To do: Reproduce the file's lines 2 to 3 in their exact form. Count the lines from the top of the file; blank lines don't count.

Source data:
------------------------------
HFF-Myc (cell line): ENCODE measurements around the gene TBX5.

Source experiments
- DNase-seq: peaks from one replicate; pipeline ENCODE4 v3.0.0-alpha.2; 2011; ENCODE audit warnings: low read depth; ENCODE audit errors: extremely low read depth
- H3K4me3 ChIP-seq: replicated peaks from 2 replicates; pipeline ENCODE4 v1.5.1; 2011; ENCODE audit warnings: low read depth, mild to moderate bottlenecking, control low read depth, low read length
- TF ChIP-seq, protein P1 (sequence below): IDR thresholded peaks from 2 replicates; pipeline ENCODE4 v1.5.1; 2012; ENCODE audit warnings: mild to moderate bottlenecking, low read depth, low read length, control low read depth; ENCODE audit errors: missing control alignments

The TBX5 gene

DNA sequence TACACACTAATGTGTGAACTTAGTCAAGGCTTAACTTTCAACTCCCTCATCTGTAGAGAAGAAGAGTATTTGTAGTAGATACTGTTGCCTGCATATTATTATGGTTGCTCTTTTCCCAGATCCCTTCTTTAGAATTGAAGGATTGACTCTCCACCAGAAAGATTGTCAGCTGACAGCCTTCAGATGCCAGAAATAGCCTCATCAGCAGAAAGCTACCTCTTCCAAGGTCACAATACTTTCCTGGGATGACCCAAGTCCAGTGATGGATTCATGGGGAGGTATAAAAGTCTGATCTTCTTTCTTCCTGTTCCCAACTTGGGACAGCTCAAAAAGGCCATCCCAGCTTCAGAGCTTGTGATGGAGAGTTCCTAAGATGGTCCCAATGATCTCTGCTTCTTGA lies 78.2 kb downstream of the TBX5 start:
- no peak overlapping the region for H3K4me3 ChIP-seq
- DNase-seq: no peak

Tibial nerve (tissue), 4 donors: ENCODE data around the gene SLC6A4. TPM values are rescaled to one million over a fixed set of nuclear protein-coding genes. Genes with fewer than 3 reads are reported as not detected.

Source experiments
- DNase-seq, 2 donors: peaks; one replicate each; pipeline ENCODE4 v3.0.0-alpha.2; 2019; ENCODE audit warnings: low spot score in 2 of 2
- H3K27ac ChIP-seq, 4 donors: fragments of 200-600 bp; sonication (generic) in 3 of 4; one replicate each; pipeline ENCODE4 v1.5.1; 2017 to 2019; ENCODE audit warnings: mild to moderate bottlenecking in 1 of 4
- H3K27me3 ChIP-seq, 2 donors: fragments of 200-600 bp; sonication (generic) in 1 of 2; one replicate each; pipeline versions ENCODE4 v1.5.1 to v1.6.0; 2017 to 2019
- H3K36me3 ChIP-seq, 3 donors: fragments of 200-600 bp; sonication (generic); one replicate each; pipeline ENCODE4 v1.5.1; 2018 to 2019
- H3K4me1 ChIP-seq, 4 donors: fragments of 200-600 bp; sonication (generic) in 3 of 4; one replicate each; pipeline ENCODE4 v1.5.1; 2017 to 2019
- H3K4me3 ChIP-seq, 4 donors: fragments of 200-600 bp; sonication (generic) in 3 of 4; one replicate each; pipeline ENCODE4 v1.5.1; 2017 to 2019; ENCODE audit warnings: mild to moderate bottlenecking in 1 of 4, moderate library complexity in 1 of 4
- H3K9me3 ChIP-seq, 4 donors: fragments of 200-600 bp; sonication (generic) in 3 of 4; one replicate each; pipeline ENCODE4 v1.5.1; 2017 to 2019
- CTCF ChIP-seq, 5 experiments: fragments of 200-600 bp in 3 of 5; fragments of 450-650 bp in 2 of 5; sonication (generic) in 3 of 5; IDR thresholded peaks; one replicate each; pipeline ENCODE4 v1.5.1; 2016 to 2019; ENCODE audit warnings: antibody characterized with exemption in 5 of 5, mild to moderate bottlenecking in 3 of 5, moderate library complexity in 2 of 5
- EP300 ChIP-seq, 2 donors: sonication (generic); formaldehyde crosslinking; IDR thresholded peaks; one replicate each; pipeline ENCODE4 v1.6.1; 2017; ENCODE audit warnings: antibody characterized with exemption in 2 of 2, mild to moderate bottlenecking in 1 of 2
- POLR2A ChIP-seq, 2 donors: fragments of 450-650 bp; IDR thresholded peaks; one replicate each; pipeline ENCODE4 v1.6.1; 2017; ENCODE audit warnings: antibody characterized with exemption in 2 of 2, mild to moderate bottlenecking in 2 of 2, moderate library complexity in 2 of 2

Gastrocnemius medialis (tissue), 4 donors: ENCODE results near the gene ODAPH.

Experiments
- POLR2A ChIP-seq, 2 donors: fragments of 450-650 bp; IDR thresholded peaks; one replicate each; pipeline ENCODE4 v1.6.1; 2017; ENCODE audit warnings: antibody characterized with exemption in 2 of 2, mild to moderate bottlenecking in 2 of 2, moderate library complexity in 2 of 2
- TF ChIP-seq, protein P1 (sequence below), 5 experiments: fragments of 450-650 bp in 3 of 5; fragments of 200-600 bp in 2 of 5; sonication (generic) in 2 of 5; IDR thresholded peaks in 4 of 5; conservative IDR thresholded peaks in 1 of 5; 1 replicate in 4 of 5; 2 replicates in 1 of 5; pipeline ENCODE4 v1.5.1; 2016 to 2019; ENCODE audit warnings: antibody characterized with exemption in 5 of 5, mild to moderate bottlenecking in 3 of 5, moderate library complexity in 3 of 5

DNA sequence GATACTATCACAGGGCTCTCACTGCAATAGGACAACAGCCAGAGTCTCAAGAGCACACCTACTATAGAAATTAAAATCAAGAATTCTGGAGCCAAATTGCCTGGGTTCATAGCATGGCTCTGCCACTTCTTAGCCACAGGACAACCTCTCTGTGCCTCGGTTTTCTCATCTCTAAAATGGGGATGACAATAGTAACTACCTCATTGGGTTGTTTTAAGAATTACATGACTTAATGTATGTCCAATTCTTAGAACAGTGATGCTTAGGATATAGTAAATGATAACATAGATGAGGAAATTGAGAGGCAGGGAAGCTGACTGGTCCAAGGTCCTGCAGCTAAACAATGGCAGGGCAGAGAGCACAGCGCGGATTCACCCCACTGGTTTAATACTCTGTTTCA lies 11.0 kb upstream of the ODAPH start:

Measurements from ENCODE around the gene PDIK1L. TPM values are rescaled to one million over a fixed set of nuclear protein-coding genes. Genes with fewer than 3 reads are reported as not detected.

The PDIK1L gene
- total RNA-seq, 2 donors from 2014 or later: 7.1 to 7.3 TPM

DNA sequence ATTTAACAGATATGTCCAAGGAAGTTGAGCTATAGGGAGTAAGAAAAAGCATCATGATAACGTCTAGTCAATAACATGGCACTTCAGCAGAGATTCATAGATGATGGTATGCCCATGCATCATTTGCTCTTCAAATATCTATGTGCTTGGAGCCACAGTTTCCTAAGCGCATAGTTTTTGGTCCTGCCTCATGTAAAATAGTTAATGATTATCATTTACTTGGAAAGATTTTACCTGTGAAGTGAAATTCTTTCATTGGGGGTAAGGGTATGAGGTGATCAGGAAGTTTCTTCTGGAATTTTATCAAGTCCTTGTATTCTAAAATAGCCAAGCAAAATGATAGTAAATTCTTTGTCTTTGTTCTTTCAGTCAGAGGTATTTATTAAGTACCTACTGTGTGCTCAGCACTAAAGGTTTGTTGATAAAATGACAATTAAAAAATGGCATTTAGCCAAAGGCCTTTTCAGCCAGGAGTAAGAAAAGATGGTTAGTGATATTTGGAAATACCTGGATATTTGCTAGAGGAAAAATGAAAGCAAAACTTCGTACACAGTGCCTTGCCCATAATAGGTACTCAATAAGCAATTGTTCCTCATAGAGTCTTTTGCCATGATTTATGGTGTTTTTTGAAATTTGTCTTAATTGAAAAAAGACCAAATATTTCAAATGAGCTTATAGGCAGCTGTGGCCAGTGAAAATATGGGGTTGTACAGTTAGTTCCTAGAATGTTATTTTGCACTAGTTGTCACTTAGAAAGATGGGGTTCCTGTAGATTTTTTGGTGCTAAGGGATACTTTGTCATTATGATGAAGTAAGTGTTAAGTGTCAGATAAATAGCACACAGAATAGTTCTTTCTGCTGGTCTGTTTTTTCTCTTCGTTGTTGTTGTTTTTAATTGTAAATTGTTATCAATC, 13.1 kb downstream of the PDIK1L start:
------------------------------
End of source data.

Source experiments
- DNase-seq: peaks from one replicate; pipeline ENCODE4 v3.0.0-alpha.2; 2011; ENCODE audit warnings: low read depth; ENCODE audit errors: extremely low read depth